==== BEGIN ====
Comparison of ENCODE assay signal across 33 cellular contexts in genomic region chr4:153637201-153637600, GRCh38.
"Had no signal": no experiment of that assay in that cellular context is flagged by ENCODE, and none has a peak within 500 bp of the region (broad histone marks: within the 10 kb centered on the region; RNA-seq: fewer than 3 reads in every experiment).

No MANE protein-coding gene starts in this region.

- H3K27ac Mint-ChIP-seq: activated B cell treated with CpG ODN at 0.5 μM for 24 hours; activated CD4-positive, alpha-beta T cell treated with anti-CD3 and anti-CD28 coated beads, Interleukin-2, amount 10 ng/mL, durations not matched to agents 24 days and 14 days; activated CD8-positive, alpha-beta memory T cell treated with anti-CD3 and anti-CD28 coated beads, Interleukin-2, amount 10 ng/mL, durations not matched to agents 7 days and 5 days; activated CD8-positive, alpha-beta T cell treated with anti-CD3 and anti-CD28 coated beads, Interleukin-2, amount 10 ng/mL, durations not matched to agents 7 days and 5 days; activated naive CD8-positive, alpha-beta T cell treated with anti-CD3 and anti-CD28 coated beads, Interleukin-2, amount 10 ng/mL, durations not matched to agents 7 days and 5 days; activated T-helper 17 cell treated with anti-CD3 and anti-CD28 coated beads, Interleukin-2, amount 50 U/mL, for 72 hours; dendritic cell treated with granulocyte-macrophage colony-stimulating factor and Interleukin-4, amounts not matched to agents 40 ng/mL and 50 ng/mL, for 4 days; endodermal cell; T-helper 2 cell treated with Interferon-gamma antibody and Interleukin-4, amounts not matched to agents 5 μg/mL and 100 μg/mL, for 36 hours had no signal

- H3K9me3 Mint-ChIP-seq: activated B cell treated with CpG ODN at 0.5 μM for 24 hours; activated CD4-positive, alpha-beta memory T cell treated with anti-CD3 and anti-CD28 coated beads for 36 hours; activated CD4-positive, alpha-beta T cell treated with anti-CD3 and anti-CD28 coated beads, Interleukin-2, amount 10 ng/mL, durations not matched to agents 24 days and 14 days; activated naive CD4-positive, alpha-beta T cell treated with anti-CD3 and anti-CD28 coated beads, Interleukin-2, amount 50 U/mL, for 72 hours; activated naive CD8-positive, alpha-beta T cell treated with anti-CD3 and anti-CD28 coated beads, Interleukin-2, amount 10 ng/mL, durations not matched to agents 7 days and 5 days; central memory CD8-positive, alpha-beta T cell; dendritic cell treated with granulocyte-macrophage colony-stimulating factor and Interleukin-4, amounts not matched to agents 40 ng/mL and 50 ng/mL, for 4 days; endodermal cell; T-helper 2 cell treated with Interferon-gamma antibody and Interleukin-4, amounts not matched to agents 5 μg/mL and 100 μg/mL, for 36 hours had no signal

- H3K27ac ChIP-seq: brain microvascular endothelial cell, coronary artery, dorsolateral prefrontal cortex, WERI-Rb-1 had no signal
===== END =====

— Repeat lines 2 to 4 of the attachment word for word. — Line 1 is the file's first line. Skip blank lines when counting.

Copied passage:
"Had no signal": no experiment of that assay in that cellular context is flagged by ENCODE, and none has a peak within 500 bp of the region (broad histone marks: within the 10 kb centered on the region; RNA-seq: fewer than 3 reads in every experiment).

No MANE protein-coding gene starts in this region.

- H3K27ac Mint-ChIP-seq: activated B cell treated with CpG ODN at 0.5 μM for 24 hours; activated CD4-positive, alpha-beta T cell treated with anti-CD3 and anti-CD28 coated beads, Interleukin-2, amount 10 ng/mL, durations not matched to agents 24 days and 14 days; activated CD8-positive, alpha-beta memory T cell treated with anti-CD3 and anti-CD28 coated beads, Interleukin-2, amount 10 ng/mL, durations not matched to agents 7 days and 5 days; activated CD8-positive, alpha-beta T cell treated with anti-CD3 and anti-CD28 coated beads, Interleukin-2, amount 10 ng/mL, durations not matched to agents 7 days and 5 days; activated naive CD8-positive, alpha-beta T cell treated with anti-CD3 and anti-CD28 coated beads, Interleukin-2, amount 10 ng/mL, durations not matched to agents 7 days and 5 days; activated T-helper 17 cell treated with anti-CD3 and anti-CD28 coated beads, Interleukin-2, amount 50 U/mL, for 72 hours; dendritic cell treated with granulocyte-macrophage colony-stimulating factor and Interleukin-4, amounts not matched to agents 40 ng/mL and 50 ng/mL, for 4 days; endodermal cell; T-helper 2 cell treated with Interferon-gamma antibody and Interleukin-4, amounts not matched to agents 5 μg/mL and 100 μg/mL, for 36 hours had no signal